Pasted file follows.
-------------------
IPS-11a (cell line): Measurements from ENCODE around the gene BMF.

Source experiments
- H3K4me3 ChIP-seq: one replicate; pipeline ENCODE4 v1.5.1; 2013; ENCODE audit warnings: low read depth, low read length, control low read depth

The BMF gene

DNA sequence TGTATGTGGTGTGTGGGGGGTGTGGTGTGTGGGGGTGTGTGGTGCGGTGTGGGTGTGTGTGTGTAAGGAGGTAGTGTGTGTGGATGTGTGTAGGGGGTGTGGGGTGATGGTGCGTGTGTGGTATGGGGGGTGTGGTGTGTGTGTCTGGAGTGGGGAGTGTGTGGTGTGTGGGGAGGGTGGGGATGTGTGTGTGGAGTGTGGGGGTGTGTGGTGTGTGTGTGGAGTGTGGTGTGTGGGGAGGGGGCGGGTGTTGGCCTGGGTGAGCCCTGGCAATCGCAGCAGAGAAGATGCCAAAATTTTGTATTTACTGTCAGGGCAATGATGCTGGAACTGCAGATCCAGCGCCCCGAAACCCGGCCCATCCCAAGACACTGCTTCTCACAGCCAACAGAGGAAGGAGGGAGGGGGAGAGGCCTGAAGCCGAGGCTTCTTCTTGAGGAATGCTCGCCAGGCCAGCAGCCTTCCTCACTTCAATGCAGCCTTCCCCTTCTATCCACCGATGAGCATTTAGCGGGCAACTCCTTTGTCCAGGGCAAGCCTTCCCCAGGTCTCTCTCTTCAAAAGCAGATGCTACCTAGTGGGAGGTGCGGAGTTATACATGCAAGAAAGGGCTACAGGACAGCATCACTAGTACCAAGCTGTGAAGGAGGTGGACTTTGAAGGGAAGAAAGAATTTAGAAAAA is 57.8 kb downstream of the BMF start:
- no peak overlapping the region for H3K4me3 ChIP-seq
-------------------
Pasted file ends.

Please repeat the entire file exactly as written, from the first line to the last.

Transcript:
IPS-11a (cell line): Measurements from ENCODE around the gene BMF.

Source experiments
- H3K4me3 ChIP-seq: one replicate; pipeline ENCODE4 v1.5.1; 2013; ENCODE audit warnings: low read depth, low read length, control low read depth

The BMF gene

DNA sequence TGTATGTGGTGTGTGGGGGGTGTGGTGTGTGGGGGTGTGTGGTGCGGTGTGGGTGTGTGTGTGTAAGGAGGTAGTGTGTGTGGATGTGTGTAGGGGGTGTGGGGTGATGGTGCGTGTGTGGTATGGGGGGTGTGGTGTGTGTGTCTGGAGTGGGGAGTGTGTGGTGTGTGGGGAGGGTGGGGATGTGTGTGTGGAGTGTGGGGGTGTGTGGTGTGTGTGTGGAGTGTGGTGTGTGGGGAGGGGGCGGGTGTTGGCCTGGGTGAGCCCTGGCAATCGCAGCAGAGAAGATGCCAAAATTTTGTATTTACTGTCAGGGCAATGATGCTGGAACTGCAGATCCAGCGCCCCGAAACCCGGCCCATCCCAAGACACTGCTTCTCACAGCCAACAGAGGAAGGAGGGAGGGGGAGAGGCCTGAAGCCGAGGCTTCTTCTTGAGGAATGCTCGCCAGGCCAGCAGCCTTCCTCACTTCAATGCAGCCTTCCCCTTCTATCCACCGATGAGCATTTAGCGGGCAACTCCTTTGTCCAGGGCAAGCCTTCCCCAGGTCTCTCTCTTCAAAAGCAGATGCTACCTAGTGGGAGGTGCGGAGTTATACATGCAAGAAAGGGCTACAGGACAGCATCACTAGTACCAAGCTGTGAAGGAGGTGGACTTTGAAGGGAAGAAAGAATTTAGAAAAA is 57.8 kb downstream of the BMF start:
- no peak overlapping the region for H3K4me3 ChIP-seq